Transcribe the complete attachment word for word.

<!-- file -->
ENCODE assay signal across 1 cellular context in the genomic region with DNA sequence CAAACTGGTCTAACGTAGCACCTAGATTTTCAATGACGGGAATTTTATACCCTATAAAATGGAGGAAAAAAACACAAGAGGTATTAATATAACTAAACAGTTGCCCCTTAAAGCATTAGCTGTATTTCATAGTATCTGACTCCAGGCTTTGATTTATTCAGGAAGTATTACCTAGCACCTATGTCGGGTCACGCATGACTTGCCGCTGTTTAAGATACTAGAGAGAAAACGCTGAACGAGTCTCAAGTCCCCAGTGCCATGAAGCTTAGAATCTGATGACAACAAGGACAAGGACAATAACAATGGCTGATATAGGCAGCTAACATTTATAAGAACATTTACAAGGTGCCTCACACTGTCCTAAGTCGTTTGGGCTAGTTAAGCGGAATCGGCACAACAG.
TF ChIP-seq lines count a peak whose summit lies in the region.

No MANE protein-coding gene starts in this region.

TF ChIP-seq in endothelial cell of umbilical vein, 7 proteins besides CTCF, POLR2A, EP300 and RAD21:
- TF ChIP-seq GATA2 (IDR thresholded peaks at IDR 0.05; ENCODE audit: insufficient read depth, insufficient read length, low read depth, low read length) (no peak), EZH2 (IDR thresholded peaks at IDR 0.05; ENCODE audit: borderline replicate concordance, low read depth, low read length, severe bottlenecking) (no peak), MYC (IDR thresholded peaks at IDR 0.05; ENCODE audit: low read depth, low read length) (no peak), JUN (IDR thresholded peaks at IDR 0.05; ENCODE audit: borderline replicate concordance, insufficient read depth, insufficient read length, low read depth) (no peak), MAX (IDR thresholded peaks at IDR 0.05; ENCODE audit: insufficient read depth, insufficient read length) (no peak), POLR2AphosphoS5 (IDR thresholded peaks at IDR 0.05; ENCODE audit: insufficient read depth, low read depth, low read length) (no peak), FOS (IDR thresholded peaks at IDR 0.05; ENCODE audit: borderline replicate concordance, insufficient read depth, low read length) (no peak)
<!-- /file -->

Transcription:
ENCODE assay signal across 1 cellular context in the genomic region with DNA sequence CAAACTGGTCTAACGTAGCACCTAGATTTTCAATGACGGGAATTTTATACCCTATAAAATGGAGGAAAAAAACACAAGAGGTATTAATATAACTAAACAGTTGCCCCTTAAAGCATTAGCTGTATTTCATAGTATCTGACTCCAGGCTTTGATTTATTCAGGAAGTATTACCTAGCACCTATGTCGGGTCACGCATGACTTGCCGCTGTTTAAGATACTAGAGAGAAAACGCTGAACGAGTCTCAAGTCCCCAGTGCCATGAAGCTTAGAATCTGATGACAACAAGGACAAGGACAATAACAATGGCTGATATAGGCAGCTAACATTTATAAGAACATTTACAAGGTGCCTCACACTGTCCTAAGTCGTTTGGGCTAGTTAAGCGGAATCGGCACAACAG.
TF ChIP-seq lines count a peak whose summit lies in the region.

No MANE protein-coding gene starts in this region.

TF ChIP-seq in endothelial cell of umbilical vein, 7 proteins besides CTCF, POLR2A, EP300 and RAD21:
- TF ChIP-seq GATA2 (IDR thresholded peaks at IDR 0.05; ENCODE audit: insufficient read depth, insufficient read length, low read depth, low read length) (no peak), EZH2 (IDR thresholded peaks at IDR 0.05; ENCODE audit: borderline replicate concordance, low read depth, low read length, severe bottlenecking) (no peak), MYC (IDR thresholded peaks at IDR 0.05; ENCODE audit: low read depth, low read length) (no peak), JUN (IDR thresholded peaks at IDR 0.05; ENCODE audit: borderline replicate concordance, insufficient read depth, insufficient read length, low read depth) (no peak), MAX (IDR thresholded peaks at IDR 0.05; ENCODE audit: insufficient read depth, insufficient read length) (no peak), POLR2AphosphoS5 (IDR thresholded peaks at IDR 0.05; ENCODE audit: insufficient read depth, low read depth, low read length) (no peak), FOS (IDR thresholded peaks at IDR 0.05; ENCODE audit: borderline replicate concordance, insufficient read depth, low read length) (no peak)